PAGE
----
Four Critical Steps to Lean Execution in Hand Assembly and Kitting

Four Critical Steps to Lean Execution in Hand Assembly and Kitting

Whether your organization is thinking about embarking on a lean journey, or has been at it awhile, here are four steps to consider for integrating lean principles into your hand assembly and kitting operations.

Identifying inefficiencies and waste

Hand assembly and kitting operations are often characterized by intricate, labor-intensive, monotonous tasks. These tasks often introduce various inefficiencies (or waste) into manufacturing processes, especially in multi-process assembly lines. Some of these wastes are among the classic “8 wastes of lean” and include:

  • Waiting — long lead times to begin assembly, or waiting due to stock-outs (of parts and subassemblies)
  • Inventory — excessive backlogs that need to be managed
  • Defects — increase in rework due to quality degradation
  • Motion — poor use of space and inefficient flow causing wasted motion
  • Over-processing — due to inflexible scheduling and handling of material
  • Transport — unnecessary movement of people and materials

However, innovative fulfillment specialists have been able to overcome these constraints by embracing lean principles in key manufacturing and assembly operations. Here are four critical steps that can help transform inefficient hand assembly and kitting into a lean process flow for higher quality and more profitable outcomes.  

Lean kitting

Lean kitting has been proven to address the manufacturing inefficiencies discussed above and then some! The goals behind lean execution in hand assembly and kitting operations is simple:

Eliminate waste at all stages of the manufacturing and assembly process while implementing continuous improvement.

To do that, four considerations are critical to success:

  1. Lean Movement: A lot of time is wasted on the assembly line when workers have to move from one workstation or storage bin to another in search of missing parts, the correct parts or additional quantities of a part or assembly.  Lean kitting ensures that assembly-line movement, to search and retrieve parts, is eliminated as this role moves to a dedicated material handler.
  2. Lean Transportation: In a hand assembly operation that requires multiple steps, instead of building collections of parts separately, and then transporting them to the assembly line, build all parts within the flow assembly. The first pieces should be continuously fed into the production process. By cutting down on transportation time, you can reduce down-time due to moving piles of materials.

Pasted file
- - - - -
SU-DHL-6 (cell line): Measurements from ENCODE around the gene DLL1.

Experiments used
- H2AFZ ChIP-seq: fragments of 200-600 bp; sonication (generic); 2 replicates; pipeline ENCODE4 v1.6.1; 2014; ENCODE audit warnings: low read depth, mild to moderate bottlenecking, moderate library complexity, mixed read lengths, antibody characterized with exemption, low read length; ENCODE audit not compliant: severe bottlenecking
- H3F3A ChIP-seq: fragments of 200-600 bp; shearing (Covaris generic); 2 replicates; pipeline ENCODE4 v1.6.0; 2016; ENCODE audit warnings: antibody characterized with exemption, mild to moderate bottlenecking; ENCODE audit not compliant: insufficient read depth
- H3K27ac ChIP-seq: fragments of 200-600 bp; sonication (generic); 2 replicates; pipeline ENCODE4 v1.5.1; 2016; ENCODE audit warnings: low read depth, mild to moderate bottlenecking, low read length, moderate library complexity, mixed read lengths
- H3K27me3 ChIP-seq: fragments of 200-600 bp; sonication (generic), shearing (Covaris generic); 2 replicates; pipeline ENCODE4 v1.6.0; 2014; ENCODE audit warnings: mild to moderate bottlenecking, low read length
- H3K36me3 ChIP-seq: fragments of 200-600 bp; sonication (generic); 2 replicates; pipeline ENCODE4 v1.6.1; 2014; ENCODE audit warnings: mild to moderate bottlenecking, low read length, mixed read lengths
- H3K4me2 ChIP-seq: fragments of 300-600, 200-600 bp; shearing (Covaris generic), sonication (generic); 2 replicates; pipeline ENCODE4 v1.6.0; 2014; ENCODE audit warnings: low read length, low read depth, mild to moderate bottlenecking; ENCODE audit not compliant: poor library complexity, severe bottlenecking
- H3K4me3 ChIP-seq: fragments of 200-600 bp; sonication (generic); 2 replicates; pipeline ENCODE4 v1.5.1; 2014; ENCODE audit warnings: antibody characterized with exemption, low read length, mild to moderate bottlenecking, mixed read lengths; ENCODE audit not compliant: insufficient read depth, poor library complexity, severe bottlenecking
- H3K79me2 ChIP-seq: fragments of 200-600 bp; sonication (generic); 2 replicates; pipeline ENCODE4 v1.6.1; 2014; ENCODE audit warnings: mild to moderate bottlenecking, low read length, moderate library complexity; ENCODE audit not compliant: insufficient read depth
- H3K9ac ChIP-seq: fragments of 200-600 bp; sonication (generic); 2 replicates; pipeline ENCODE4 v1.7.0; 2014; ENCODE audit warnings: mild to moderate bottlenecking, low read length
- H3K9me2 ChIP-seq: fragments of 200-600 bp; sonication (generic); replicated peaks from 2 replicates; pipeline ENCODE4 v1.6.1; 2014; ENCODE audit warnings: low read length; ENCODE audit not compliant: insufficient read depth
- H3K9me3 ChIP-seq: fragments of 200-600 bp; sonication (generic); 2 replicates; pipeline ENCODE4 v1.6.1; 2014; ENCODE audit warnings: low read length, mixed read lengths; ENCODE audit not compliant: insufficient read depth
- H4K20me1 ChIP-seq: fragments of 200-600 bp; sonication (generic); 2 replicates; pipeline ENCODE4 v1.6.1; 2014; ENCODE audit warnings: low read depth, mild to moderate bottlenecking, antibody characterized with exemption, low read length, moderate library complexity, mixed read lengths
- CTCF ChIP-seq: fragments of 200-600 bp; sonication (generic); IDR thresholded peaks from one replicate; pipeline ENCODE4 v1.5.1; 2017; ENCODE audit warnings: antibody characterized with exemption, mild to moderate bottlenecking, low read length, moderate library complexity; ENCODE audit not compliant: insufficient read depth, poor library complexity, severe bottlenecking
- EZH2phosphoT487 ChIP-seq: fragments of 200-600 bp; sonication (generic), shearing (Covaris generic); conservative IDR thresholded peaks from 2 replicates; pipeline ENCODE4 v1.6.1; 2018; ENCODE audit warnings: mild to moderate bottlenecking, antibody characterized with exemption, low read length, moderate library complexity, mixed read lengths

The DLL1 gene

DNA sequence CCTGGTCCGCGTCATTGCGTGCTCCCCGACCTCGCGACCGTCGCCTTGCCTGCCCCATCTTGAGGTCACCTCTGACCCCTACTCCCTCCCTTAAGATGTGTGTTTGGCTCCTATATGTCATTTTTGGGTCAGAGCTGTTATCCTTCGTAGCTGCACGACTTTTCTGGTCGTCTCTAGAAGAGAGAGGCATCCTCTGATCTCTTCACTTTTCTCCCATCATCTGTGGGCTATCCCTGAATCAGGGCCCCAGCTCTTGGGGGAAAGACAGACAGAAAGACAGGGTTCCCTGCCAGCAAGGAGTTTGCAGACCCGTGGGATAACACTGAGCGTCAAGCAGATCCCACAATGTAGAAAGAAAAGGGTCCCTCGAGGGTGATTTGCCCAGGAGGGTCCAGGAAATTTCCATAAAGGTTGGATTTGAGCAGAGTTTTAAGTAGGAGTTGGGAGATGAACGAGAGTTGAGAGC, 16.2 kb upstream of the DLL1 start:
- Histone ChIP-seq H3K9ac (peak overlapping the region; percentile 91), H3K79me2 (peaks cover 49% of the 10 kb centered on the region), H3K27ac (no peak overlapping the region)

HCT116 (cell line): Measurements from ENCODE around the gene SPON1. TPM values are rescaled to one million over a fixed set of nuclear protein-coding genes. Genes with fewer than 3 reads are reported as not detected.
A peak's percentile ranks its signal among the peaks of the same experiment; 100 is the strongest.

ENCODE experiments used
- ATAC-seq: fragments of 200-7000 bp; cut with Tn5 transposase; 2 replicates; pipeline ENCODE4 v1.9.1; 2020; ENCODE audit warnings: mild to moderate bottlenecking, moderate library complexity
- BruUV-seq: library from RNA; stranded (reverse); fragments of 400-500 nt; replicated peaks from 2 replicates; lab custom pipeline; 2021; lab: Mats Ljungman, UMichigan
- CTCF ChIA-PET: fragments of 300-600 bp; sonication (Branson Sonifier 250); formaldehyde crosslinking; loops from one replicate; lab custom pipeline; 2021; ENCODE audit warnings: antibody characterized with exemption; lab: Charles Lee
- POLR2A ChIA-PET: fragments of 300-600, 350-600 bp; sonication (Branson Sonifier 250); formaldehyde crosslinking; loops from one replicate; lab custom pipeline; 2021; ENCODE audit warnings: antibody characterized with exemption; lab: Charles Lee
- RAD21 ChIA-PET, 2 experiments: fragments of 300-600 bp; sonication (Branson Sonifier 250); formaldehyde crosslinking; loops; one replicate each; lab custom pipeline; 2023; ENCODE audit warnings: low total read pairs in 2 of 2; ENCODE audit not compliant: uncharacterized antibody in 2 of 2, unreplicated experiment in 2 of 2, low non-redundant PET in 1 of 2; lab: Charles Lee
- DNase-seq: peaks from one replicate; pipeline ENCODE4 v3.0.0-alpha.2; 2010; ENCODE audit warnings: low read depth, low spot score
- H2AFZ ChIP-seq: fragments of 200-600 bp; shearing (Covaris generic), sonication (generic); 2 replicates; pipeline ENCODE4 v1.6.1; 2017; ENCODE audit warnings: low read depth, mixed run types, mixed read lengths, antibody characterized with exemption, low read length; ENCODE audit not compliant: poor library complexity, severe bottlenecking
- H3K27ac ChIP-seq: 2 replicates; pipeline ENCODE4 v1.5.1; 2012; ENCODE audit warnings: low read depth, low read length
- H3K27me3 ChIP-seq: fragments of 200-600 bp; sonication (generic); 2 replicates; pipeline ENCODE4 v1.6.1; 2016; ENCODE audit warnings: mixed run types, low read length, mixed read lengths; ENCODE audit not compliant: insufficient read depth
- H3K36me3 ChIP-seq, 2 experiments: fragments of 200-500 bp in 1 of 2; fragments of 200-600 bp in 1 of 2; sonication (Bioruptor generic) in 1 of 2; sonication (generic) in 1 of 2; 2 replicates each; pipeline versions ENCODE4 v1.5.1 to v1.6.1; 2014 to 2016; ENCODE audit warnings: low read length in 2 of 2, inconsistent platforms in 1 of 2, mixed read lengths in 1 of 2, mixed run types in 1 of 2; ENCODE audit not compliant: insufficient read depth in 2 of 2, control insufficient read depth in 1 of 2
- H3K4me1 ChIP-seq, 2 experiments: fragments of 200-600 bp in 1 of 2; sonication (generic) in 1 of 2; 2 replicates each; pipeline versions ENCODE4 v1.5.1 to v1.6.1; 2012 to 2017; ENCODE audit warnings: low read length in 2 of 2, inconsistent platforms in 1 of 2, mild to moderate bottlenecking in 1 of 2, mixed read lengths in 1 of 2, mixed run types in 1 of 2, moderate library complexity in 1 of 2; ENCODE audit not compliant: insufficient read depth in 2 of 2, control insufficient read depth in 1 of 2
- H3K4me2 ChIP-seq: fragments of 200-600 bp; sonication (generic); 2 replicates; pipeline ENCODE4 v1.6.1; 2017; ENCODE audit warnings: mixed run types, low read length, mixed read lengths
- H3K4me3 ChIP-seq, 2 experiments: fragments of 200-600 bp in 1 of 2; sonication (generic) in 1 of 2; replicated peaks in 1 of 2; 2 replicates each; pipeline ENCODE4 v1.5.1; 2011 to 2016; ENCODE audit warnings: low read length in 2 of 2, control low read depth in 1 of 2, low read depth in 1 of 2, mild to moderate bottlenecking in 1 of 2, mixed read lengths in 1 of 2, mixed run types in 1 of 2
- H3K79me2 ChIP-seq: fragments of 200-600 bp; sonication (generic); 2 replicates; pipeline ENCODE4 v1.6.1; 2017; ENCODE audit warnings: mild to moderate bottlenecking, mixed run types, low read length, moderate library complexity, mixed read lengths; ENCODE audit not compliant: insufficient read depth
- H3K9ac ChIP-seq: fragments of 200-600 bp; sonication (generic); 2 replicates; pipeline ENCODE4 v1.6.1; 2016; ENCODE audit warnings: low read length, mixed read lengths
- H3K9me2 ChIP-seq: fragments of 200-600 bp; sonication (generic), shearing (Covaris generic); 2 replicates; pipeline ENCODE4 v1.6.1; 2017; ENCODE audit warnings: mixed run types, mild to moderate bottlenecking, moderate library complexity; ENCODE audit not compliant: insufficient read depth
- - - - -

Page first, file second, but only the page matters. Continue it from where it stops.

3. Lean Quality: Defective kit contents will cause defective sub-assemblies, assemblies and final products. The time to weed out defective parts isn’t when the kits are complete – it’s at the time of production of those parts. Considerable amount of waste (time, materials, overhead) can be eliminated throughout the production line by doing the QC process in-line.
  4. Lean Scheduling: Build flexibility in product scheduling – both for machines and labor. Such flexibility should be based on actual customer orders. Build Just in Time, not Just in Case. Focus on reducing make-readies, not on where to store excess inventory that has not yet been ordered by customers.

From matching Sales Orders to Production Orders, and synchronizing order picking to assembly operations, lean execution is all about eliminating waste and unnecessary execution cycles.  And nowhere is there better opportunity for waste elimination than in hand assembly and kitting operations.

 

Expect these benefits from Lean

A lean kitting workflow system will:

  • Eliminate production bottlenecks
  • Resolve storage and staging workspace issues
  • Streamline material handling processes
  • Build flexibility into your manufacturing and assembly operations
  • Reduce costs associated with inefficiencies and waste

Of course, there may be challenges along the way – like dealing with defective kit contents in the middle of a production line, or staffing the right number of packers. But these challenges are familiar to experienced fulfillment center operators who know well how to handle them. They also can be the focus of future continuous improvement efforts.